amysrevenge

Well-Known Member
I think this sort of leans into one of the major problems we are just this season starting to deal with, that is affecting our pacing in a way it never has before - the injection of mayfly-Men. All of a sudden we're beholden to the calendar in ways we never have been before. Elves only have one fixed date - "born on". Humans have two, or at least have an upper span that has to include a "died on", where for Elves they only have a "died on" if there is a narrative reason for it, and the timing of it can be fudged as far as we need to.

So where in seasons past we've had an easy enough time massaging and playing with the story in exactly the way we like, starting now and moving forward we have this enormous constraint to work within, so that we can't alter or amend the story to turn out exactly as we like at all times. Those pesky characters keep reaching the ends of their lifespans, or not overlapping with each other's lifetimes, or other timing issues.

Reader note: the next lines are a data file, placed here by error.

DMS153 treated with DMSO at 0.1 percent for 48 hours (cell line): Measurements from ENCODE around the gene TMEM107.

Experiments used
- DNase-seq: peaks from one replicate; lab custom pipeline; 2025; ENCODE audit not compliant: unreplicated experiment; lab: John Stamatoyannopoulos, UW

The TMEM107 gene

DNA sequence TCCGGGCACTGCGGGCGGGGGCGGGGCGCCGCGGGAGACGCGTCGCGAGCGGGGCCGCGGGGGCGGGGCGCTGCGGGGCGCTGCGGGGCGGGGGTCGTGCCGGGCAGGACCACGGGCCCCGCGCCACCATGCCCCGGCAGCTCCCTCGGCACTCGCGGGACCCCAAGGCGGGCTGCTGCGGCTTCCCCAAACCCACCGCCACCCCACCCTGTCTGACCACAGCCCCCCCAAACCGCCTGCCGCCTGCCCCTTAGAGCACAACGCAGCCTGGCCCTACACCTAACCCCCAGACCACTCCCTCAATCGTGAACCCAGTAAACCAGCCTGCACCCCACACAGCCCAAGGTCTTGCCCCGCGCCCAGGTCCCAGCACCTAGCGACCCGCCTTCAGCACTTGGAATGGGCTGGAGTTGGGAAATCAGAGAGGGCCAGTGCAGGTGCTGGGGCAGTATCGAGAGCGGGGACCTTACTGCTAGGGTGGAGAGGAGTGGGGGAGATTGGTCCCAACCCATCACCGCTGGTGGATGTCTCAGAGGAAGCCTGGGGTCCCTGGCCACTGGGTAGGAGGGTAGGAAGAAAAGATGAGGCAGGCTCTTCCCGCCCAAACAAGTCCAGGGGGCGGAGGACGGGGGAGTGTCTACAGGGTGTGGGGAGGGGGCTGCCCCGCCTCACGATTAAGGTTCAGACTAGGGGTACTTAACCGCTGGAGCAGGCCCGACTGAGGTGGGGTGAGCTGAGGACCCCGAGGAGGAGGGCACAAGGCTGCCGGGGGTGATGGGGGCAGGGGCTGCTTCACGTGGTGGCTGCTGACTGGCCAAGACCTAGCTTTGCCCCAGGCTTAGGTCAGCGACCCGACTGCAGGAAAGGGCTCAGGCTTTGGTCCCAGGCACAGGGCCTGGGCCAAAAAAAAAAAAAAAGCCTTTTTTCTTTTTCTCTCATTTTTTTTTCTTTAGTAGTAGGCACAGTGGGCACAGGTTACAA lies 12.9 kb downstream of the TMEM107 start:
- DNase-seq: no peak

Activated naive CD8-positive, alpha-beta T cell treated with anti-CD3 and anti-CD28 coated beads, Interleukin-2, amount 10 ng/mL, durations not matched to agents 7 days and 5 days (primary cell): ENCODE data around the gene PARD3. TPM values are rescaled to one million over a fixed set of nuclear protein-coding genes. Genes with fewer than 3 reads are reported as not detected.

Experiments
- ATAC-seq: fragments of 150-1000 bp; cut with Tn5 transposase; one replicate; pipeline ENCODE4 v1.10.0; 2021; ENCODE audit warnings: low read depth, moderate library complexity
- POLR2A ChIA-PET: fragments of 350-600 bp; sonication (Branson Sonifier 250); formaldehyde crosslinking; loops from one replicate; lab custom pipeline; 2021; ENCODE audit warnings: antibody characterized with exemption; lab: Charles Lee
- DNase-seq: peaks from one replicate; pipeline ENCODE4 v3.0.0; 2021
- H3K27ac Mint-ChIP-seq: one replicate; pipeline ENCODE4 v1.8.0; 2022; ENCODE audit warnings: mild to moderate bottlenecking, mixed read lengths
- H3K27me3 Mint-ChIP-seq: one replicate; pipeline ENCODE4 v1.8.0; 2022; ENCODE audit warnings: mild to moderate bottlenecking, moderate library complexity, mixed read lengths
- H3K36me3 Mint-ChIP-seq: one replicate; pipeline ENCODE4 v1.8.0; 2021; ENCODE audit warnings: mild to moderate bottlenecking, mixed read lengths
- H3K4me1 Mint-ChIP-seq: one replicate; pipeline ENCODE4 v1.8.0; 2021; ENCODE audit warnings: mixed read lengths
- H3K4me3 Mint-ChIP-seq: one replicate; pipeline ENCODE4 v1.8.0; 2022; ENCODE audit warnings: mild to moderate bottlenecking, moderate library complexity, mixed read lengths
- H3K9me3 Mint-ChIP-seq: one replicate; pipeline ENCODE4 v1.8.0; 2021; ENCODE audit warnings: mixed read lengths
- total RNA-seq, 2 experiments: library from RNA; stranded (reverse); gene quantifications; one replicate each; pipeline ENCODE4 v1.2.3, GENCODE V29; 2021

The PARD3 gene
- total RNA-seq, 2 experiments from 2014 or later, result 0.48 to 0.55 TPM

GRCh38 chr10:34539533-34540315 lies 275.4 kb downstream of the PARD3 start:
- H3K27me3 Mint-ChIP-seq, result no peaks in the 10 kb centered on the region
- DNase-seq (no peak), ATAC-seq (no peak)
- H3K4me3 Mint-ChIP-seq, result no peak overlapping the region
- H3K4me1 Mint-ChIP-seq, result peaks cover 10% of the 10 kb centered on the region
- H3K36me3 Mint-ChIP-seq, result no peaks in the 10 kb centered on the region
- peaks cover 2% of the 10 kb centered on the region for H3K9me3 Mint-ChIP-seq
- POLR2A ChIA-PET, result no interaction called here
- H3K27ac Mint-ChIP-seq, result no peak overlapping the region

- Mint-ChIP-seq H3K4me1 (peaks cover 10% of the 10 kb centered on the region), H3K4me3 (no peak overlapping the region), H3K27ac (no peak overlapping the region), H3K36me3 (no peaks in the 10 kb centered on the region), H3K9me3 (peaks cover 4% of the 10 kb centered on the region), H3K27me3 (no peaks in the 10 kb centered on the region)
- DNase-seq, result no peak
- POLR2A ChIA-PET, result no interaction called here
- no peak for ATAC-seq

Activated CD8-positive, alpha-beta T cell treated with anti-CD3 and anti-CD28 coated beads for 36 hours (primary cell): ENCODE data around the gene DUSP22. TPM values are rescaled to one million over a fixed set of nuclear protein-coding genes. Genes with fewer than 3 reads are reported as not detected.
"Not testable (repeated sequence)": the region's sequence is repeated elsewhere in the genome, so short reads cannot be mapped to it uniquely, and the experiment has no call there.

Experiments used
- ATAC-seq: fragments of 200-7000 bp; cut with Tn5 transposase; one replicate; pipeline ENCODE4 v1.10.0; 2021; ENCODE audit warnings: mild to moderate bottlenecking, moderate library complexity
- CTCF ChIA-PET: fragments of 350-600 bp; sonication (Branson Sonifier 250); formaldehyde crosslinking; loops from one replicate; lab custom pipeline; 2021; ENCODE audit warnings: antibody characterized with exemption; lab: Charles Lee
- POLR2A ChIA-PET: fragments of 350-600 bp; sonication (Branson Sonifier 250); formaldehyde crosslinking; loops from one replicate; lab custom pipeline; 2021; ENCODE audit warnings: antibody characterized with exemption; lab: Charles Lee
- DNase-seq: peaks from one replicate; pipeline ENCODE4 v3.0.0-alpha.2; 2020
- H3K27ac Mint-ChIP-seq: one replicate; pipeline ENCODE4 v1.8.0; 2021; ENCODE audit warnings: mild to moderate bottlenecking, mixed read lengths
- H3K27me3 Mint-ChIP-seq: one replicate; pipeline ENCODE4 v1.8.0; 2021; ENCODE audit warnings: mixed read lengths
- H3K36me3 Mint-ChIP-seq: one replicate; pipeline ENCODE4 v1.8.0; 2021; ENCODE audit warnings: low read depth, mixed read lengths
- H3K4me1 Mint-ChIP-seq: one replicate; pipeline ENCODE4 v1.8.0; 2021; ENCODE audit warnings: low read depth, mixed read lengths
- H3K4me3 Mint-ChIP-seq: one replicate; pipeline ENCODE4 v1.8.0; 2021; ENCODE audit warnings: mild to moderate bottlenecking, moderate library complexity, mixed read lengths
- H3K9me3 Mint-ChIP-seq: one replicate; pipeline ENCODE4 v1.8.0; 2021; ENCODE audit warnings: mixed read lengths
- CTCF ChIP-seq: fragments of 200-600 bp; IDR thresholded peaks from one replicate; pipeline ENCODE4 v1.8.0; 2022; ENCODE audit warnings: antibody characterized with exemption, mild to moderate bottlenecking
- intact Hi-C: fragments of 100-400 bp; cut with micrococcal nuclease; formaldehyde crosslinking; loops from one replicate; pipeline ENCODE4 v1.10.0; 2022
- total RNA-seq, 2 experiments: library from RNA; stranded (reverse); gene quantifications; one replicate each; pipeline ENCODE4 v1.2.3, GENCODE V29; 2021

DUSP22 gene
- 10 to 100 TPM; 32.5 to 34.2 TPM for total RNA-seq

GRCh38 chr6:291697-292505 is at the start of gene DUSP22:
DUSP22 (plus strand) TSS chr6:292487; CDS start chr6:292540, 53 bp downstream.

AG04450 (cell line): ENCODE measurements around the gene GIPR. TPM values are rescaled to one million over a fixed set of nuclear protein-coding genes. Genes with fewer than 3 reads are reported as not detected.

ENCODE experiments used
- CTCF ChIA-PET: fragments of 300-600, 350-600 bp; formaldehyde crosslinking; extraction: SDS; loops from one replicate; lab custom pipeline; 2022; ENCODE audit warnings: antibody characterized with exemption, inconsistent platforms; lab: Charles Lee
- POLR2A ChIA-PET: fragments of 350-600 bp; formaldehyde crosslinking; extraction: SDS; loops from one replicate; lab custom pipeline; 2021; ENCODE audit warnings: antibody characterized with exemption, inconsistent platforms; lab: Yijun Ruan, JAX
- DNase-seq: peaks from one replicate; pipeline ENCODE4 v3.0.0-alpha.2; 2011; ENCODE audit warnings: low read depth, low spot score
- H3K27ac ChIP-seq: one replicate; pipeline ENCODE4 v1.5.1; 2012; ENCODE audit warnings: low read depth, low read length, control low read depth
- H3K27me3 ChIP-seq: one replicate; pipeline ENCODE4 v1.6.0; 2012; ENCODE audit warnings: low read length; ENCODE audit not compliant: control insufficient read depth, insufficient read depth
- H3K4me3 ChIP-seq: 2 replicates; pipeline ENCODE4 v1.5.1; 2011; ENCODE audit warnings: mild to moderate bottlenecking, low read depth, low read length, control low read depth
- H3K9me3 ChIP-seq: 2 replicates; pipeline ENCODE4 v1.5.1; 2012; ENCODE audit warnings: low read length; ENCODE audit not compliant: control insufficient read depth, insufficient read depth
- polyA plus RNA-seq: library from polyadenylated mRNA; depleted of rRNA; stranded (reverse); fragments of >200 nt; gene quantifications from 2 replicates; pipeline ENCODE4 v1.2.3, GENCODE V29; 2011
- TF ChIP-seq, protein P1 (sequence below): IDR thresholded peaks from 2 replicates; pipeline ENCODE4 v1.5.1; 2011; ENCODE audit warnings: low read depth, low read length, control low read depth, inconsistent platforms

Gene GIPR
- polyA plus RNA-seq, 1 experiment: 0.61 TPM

And then there's also the issue of character development - we've had a steady roster of characters spread over time, where we can skip 500 years if we want to and keep right on going. Now, with our mayfly-Men, we either need to skip over generations, or dramatically slow down our story. Documentary impulse is to skip generations. Dramatization impulse is to slow down.
 

MithLuin

Administrator
Staff member
Documentary impulse is to skip generations. Dramatization impulse is to slow down.
We definitely have had that issue with the Dwarves, but have been trying our best to ignore that. :p

For establishing the mayfly nature of Men here in Season 5, I think we have to start out with the rapid passage of generations. The audience has to see Men as the Elves see Men, and they won't if we slow down the clock immediately. So, I am fine with Bëor's life passing by very quickly after the first episode. To the elves, he should 'suddenly' die 40 years later.